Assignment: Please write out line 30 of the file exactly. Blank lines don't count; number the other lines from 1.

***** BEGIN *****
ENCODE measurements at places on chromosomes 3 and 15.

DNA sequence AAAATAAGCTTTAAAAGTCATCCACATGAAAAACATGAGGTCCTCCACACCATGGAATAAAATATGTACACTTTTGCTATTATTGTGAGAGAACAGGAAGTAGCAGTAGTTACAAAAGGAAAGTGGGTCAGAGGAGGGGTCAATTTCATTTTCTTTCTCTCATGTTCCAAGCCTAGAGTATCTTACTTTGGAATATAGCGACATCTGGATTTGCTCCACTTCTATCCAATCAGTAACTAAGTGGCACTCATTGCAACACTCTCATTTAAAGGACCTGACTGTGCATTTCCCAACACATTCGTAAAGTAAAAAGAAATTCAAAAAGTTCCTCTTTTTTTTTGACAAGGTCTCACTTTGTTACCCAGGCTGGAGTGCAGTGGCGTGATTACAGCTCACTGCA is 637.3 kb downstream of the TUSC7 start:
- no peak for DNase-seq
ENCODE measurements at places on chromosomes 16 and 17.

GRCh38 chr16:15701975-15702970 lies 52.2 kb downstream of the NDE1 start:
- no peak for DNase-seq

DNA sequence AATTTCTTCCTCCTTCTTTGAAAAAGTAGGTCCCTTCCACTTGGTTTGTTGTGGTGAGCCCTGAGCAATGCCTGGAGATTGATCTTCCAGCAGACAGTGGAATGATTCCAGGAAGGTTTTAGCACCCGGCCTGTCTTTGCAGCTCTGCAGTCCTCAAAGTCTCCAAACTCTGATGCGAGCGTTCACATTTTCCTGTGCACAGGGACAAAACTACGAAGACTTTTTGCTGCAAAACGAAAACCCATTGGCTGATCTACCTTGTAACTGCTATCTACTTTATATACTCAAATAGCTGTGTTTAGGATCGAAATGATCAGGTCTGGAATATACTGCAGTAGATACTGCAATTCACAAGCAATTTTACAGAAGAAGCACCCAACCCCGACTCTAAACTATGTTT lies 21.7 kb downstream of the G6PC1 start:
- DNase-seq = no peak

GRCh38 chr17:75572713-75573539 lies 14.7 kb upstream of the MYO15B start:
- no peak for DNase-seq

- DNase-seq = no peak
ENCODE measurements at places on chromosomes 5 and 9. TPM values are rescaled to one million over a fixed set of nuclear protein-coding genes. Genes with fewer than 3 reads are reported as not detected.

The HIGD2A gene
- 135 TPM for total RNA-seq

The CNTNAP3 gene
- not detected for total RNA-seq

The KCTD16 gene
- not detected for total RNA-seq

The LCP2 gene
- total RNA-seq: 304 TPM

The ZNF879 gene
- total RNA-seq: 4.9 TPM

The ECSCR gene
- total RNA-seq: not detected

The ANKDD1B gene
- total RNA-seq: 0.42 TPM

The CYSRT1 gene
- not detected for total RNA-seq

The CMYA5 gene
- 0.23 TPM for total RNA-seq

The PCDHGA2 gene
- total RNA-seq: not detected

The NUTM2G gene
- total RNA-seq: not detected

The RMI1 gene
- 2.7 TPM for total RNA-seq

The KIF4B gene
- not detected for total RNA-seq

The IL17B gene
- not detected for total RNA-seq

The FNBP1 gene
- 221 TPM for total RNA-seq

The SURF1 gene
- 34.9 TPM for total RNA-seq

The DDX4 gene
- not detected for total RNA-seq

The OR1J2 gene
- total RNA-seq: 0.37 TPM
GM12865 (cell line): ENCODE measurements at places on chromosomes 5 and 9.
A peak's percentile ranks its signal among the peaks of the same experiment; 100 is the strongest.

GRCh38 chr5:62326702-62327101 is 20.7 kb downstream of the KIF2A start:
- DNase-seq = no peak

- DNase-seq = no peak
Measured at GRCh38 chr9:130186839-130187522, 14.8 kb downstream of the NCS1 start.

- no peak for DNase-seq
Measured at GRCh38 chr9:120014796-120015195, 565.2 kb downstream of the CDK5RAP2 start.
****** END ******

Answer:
- 0.23 TPM for total RNA-seq